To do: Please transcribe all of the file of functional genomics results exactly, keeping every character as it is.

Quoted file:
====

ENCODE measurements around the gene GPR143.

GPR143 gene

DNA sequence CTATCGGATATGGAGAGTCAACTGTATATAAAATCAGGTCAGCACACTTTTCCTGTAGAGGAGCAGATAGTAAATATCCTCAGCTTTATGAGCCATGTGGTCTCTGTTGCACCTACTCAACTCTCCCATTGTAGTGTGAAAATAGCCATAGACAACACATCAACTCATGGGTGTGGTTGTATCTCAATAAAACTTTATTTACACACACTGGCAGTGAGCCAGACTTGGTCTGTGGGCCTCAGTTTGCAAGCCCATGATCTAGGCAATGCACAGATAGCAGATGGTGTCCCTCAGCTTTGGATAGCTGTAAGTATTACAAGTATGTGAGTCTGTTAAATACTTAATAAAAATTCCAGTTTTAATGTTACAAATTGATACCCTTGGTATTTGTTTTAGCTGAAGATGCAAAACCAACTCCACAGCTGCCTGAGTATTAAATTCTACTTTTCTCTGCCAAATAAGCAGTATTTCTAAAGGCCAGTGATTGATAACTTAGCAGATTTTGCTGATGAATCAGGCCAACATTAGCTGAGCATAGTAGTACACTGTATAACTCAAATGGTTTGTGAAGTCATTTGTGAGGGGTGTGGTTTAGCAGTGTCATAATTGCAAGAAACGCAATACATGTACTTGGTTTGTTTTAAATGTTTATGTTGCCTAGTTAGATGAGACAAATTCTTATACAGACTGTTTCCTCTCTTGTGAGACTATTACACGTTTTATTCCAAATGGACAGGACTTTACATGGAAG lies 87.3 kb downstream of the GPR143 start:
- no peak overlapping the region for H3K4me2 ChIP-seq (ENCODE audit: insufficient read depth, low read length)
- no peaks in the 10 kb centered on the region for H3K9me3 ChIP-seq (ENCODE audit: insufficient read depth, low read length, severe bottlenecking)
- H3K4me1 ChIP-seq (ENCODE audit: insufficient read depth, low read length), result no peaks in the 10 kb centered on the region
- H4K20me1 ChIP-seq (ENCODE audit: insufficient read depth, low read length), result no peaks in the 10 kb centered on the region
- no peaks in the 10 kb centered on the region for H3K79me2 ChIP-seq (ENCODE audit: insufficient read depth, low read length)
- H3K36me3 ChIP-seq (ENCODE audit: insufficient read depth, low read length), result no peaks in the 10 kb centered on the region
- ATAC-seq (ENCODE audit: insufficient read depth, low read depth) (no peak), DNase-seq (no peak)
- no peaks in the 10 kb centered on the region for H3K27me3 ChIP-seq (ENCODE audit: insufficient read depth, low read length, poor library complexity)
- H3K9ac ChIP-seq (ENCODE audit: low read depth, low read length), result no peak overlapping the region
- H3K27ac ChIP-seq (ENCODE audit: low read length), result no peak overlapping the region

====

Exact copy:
ENCODE measurements around the gene GPR143.

GPR143 gene

DNA sequence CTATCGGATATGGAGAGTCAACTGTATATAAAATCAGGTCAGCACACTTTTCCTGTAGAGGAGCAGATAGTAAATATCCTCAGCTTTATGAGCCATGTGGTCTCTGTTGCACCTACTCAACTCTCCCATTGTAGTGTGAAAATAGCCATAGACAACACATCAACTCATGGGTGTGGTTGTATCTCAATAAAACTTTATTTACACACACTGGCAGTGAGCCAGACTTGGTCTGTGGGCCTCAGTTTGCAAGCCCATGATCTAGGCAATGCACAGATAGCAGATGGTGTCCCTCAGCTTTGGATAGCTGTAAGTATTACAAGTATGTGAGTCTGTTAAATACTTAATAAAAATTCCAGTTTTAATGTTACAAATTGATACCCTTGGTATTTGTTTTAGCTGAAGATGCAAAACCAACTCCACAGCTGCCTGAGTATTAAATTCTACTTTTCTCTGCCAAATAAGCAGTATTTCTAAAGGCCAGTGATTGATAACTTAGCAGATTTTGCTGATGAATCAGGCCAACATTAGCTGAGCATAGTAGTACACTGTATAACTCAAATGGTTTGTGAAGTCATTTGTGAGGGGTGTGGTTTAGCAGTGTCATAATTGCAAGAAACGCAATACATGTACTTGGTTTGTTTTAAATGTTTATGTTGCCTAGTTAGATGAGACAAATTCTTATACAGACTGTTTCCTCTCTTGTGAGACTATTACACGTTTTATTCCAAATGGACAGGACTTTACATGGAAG lies 87.3 kb downstream of the GPR143 start:
- no peak overlapping the region for H3K4me2 ChIP-seq (ENCODE audit: insufficient read depth, low read length)
- no peaks in the 10 kb centered on the region for H3K9me3 ChIP-seq (ENCODE audit: insufficient read depth, low read length, severe bottlenecking)
- H3K4me1 ChIP-seq (ENCODE audit: insufficient read depth, low read length), result no peaks in the 10 kb centered on the region
- H4K20me1 ChIP-seq (ENCODE audit: insufficient read depth, low read length), result no peaks in the 10 kb centered on the region
- no peaks in the 10 kb centered on the region for H3K79me2 ChIP-seq (ENCODE audit: insufficient read depth, low read length)
- H3K36me3 ChIP-seq (ENCODE audit: insufficient read depth, low read length), result no peaks in the 10 kb centered on the region
- ATAC-seq (ENCODE audit: insufficient read depth, low read depth) (no peak), DNase-seq (no peak)
- no peaks in the 10 kb centered on the region for H3K27me3 ChIP-seq (ENCODE audit: insufficient read depth, low read length, poor library complexity)
- H3K9ac ChIP-seq (ENCODE audit: low read depth, low read length), result no peak overlapping the region
- H3K27ac ChIP-seq (ENCODE audit: low read length), result no peak overlapping the region